Europeans want more range before considering electric vehicle, study finds

(March 9, 2011) PRNewswire — Despite rising fuel prices, the mass adoption of electric vehicles (EVs) in Europe is still some distance away. That's the finding of a new study by Deloitte, the business advisory firm.

According to the survey of 4,760 European consumers, only 16 percent see themselves as potential first movers to buy or lease an electric vehicle, while 53 percent say they might be willing to consider it, and 31 percent say they are not likely to consider purchasing or leasing an EV.

More than 80 percent of European consumers surveyed said that convenience to charge, range, and the cost to charge were all key considerations when buying or leasing an EV.

"Three-quarters of European consumers surveyed (74 percent) said that before they would consider purchasing an EV, they would expect it to be able to travel 300 miles between charges — much higher than what is currently available — and 67 percent said the battery must take no longer than two hours to charge.

"In the UK, however, consumers consider the ability to travel at least 200 miles between charges to be the tipping point, especially in London and the South East."

David Raistrick, automotive partner and head of manufacturing at Deloitte UK, commented: "There is no doubt that electric vehicles are the future of the automotive industry. However, while interest in electric vehicles is growing, with 69 percent of respondents willing to consider an EV today, current market offerings generally fall far short of consumers' expectations for driving range, charging time, and purchase price.

Raistrick added: "Range, price and charging concerns need to be addressed. Our research shows that there are specific design targets that manufacturers must reach in order to entice car buyers.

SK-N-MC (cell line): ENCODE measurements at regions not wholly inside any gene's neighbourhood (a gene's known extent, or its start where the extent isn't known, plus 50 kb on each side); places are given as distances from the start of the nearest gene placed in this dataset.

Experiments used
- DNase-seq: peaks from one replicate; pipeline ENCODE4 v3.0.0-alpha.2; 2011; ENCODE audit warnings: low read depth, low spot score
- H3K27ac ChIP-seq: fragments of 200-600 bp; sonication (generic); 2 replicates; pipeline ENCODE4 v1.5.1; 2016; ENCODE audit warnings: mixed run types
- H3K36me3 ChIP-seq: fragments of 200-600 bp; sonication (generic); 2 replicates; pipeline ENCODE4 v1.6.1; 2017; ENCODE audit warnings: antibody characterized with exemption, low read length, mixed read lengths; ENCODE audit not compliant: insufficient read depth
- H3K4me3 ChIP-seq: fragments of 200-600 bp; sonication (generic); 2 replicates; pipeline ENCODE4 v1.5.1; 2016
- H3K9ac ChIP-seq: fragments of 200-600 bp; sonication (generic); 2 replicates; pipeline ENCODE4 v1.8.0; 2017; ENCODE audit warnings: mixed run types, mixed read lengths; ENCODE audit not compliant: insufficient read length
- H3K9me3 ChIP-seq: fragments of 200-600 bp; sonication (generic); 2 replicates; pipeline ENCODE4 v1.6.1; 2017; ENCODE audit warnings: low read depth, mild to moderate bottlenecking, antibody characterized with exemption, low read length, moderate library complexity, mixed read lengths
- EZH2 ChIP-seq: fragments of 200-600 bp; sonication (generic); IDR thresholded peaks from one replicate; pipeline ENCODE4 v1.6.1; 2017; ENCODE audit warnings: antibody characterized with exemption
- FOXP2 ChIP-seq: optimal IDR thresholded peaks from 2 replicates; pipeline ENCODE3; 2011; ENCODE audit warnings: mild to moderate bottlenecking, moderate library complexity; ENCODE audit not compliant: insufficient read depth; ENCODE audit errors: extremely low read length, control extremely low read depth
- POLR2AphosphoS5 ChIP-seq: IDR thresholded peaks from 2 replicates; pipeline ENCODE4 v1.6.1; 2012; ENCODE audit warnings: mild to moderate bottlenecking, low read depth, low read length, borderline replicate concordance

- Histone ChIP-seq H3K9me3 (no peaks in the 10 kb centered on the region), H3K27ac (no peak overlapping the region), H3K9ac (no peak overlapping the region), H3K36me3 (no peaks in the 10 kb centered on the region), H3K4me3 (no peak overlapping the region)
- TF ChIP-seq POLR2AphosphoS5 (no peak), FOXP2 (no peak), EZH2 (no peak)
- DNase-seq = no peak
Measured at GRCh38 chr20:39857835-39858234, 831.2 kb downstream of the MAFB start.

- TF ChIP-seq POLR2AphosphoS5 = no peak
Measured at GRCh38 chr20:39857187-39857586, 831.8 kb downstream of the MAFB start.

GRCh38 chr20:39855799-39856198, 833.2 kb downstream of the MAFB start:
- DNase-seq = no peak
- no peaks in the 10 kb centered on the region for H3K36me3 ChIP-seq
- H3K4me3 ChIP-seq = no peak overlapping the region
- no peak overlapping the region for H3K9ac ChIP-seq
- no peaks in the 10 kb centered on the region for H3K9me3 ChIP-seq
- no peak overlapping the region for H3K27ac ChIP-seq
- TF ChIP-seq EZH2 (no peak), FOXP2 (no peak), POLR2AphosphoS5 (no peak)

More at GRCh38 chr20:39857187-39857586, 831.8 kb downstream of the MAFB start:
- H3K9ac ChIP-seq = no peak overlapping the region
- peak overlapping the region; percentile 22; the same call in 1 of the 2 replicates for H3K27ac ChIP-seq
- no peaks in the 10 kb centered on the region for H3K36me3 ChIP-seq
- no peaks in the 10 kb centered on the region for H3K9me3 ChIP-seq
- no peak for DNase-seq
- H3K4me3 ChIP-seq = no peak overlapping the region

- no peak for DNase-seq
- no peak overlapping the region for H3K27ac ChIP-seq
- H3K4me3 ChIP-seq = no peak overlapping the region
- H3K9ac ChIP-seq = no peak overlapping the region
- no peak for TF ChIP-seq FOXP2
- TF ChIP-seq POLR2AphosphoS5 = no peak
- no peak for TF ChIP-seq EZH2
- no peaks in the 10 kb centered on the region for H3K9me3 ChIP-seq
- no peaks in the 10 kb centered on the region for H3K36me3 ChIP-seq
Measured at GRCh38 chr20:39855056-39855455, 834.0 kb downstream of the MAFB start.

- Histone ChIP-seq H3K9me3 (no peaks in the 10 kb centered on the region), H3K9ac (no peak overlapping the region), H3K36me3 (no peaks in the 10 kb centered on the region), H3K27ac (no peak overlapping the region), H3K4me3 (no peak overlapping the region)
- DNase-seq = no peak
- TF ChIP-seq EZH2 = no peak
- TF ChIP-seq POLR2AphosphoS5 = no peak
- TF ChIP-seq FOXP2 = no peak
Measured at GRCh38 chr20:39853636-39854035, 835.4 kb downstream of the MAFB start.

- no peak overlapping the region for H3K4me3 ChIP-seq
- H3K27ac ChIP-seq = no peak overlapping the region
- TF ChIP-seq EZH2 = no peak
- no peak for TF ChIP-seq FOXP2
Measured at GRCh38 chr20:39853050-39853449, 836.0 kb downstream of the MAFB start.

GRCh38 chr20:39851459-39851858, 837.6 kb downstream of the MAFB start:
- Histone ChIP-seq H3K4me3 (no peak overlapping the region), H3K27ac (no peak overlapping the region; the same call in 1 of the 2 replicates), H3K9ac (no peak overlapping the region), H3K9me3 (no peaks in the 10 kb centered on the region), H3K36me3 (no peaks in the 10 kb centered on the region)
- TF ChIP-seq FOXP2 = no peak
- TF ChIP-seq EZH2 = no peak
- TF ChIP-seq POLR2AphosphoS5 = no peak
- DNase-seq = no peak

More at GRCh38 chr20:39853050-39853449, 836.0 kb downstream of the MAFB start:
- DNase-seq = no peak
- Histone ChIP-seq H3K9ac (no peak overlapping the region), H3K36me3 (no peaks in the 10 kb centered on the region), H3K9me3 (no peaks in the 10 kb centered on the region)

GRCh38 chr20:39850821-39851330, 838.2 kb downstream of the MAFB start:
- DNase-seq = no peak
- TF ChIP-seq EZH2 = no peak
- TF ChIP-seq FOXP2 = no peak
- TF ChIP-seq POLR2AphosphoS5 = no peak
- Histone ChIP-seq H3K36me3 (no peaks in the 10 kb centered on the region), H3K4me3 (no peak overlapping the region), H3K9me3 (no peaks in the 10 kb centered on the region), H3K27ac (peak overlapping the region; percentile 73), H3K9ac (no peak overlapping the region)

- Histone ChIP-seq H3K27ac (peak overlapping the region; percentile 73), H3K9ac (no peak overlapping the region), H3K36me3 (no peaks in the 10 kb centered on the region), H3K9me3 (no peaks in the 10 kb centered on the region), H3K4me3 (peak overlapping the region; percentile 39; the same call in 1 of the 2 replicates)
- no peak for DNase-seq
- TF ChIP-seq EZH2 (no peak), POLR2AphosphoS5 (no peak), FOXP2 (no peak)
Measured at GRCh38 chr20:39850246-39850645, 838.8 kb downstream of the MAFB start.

"The automotive industry continues to invest in high end R&D to devise the cutting edge technology required for electric vehicles. It is clear that this innovation is a priority for car manufacturers. I believe there is potential for green vehicles to represent 10 percent of the new car market within 10 years, although the road to get there will be bumpy. Manufacturers face many challenges, both in terms of actual design elements, as well as changing the mindset of consumers toward electric vehicles."

The majority (57 percent) of respondents who say they may be willing to consider an Electric vehicle expect to pay the same or less for an EV than they do for a regular car. Only 24 percent of the same group say they would be willing to pay a premium. Currently, hybrids and battery electric vehicles represent a tiny fraction of total cars on the road. The adoption of all forms of green vehicles will be significantly influenced by government policies.

"For mass adoption, manufacturers will need to meet the challenge of pricing electric vehicles in line with consumer expectations, while still maximizing their margins," Raistrick said. "Consumers are not likely to want to pay a high price premium for EVs. This means that incentives such as tax reductions and exemptions will be very important to the purchase decision. Just like the Government supported the highly successful car scrappage scheme, they should now be turning their attention to electric vehicles.